Gideon– Mighty Man of Valor
Pastor Tommy Wensil
*The Bible is a book of history*
Someone has aptly stated that the "book of Judges is the book of incomplete victory" (Deut. 7:1-16). Israel settled down in Canaan for a second class situation. They decided to live with the Canaanites, take tribute from them (1:35) and intermarry with them (3:16). They modified the requirements of God. Their conquest’s of Canaan were far from complete. There were still mountains to climb, giants to fight and cities to conquer, yet Israel was not fit for these opportunities. Thus the book of Judges records the "dark ages" of Israel’s history. It is the story of their repeated departure from God and their wandering in sin.
The response of Israel to God may be summarized in a fourfold cycle which is repeated constantly throughout the book.
The story is of Israel during the period of the Judges is monotonous– Israel would prosper, they would forget God, then God would judge them by allowing their enemies to overtake them or oppress them. They would cry out to God for mercy and deliverance and God would raise up a Spirit led leader to deliver them from their enemies and oppressors– this deliverer was called a judge.
Thus the book takes its name from the 12 Spirit led leaders whom God raised up to deliver the nation of Israel from her enemies. The key verse is found in Judges 21:25. The people of God failed the Lord in the early chapters in three different ways (1) There was failure concerning the land (1:1-36); (2) There was failure concerning the law (2:1-10); (3) There was failure concerning their relationship to the Lord (2:11-23). There was a period of failure that lasted 350 years from the days of Joshua to Saul. There are seven times when Israel departed from God, seven times when they were in servitude to their enemies, and seven eventual instances when God delivered them from the hand of their enemies.
*The Bible is a book of prophecy*
The book begins in a compromise and it ends in confusion. The pattern of Israel’s behavior is a foregleam of what we commonly see in the church today. The generalization given by the key verse is a fitting commentary of the days in which we now live (Judges 21:25). Thus the compromise of many days had culminated in spiritual confusion, and the clear lines of absolute truth had fallen to the wayside.
*The Bible is a book of biographies*
The Bible is filled with the stories of various men and women whose lives are broadcast in open view upon the pages of Scripture. The stories of these men and women teach and admonish us from Genesis to Revelation. The lives of even the most prominent heroes are seen with both their strengths and weaknesses. We view their victories as well as their failures. A signal mark of divine inspiration is that God never conceals the failures of even the most prominent people in the Bible. Thes verses present to us a weak man who heard the call of God and became a mighty man of valor.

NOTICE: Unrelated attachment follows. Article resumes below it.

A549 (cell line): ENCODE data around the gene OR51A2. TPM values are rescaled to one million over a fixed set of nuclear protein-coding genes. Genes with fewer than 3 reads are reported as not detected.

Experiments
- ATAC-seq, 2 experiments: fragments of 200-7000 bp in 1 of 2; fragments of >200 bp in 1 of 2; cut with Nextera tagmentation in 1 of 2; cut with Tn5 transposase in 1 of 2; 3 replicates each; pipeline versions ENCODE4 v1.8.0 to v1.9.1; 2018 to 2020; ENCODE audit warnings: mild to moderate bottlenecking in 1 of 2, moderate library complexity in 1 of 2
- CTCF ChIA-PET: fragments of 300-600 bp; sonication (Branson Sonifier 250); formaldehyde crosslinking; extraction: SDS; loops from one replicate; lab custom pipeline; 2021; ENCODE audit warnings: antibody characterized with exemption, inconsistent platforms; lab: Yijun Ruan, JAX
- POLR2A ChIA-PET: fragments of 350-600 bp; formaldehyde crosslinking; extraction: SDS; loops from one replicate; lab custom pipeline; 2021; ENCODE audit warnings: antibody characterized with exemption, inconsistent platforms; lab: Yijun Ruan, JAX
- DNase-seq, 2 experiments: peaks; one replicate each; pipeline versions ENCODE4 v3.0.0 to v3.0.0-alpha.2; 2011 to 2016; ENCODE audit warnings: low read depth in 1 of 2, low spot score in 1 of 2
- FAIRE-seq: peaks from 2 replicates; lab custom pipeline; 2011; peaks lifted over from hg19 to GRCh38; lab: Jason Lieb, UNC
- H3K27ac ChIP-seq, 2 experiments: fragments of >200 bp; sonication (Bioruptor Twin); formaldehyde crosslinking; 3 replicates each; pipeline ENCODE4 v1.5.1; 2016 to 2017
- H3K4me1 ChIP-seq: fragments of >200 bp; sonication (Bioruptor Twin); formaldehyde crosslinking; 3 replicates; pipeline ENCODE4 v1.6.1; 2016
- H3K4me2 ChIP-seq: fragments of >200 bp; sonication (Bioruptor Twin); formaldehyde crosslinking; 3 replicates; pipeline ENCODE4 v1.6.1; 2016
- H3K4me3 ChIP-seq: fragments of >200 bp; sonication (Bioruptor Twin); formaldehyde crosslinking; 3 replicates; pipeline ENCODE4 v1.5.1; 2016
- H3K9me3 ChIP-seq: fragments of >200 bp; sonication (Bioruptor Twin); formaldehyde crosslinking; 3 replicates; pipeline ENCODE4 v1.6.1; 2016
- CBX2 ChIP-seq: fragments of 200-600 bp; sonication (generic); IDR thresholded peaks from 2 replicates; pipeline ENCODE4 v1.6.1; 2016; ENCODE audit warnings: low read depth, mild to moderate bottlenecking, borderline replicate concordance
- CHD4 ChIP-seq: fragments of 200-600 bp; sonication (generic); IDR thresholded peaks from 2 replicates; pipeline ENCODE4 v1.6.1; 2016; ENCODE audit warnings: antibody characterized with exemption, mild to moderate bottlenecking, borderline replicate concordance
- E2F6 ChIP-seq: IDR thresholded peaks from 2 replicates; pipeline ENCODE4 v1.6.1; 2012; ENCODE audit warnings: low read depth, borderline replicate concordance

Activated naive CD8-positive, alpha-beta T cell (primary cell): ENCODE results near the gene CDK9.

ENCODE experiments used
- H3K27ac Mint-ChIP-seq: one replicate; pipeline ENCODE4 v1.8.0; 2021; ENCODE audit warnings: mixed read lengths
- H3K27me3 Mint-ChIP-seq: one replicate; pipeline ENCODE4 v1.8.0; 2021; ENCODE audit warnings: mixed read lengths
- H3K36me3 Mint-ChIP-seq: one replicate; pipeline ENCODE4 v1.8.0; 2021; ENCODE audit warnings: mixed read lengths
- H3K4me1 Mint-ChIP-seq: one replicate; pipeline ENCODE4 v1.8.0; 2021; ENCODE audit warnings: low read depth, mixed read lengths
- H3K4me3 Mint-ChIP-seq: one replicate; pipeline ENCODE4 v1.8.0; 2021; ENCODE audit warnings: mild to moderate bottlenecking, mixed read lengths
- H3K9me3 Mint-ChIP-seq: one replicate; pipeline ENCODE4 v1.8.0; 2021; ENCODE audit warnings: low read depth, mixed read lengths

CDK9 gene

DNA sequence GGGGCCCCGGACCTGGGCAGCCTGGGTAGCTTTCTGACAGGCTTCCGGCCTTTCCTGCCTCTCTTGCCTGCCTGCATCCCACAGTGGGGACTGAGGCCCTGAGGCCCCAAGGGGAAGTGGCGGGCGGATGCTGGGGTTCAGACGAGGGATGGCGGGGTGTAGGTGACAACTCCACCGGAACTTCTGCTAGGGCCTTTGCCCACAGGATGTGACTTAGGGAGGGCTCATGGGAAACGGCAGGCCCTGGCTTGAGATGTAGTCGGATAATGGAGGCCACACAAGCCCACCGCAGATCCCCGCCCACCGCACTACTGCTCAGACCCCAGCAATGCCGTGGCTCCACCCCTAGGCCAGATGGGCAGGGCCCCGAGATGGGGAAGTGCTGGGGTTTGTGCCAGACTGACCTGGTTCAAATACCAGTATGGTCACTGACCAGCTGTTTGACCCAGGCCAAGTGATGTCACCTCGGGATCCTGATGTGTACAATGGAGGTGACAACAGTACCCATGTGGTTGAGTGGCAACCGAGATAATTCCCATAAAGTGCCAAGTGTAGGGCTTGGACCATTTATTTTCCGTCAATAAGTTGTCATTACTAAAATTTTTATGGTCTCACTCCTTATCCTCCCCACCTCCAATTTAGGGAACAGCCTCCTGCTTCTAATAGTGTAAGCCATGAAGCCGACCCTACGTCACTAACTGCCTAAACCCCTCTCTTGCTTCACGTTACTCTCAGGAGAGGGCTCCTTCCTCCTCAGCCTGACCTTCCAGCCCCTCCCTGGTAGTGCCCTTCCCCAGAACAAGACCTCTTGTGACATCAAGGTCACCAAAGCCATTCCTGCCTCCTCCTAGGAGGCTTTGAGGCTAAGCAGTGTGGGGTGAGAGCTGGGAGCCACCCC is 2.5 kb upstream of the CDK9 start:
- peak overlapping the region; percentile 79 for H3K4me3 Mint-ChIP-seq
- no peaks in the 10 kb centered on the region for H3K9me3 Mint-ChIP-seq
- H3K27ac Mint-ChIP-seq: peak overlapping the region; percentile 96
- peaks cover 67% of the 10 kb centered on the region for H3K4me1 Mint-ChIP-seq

I. Call of Gideon–
A. The Person– Judges 6:11 "Gideon"
In the sixth chapter of Judges Gideon receives a call from God. He appears to be one of the most unlikely men in all of the Bible. As far as we can tell he has no native ability, he does not possess a dynamic personality, nor any unusual characteristic that would qualify him in the eyes of his peers. He has no qualifications within himself, his family or his tribe (Judges 6:15). He was a farmer not a fighter, and yet his own personal insufficiency became a prerequisite for the call of God. God’s choice of Gideon illustrates that God is able to use people who are weak, insignificant, and those who lack self esteem and personal confidence (1 Cor. 1:27,28).
B. The Place– Judges 6:11 "winepress"
Where is he when the Lord comes to give him the call? Threshing wheat by the winepress, which is very unusual. Usually wheat would be threshed out on top of a mountain or plateau so that the chaff and residue would be blown away. Yet Gideon was likely threshing this wheat in an act of desperation and fear because of the impending threat of the enemy. He is also doing a woman’s job, thus he is a picture of the role reversal we often see in our day. (Interesting enough the Lord used a woman named Deborah in Judges 4,5 to deliver His people from the enemy. We have to ask "where were all the men?"). God can find a person, even in the wrong place, and call them and use them!
C. The Provision– Judges 6:12 "LORD is with thee"
When the Lord spoke clearly to Gideon that day it is not difficult to imagine that he may have turned around as if to say "Who me?" The angel brought to Gideon what the Holy Ghost brings to us today as New Testament believers– the power and presence of God! For we are what we are not when the Lord is with us. By nature Gideon was just as weak as all the other Israelites, yet with God’s presence and power he would be a "mighty man of valor."
An interesting note concerning this portion is the mention of the "angel of the LORD" (6:12). Many expositors have debated as to whether the "angel of the LORD" was a preincarnate appearance of the Lord Jesus. Yet it seems clear from the contextual connection of Judges 6:14 that the angel was in fact "the LORD" who was calling and reaching out to use Gideon.
II. Challenge of Gideon–
Gideon had the challenge to face the enemies of God. There were two principal kinds of enemies which Gideon had to face.
A. Enemies Without– Judges 6:2,3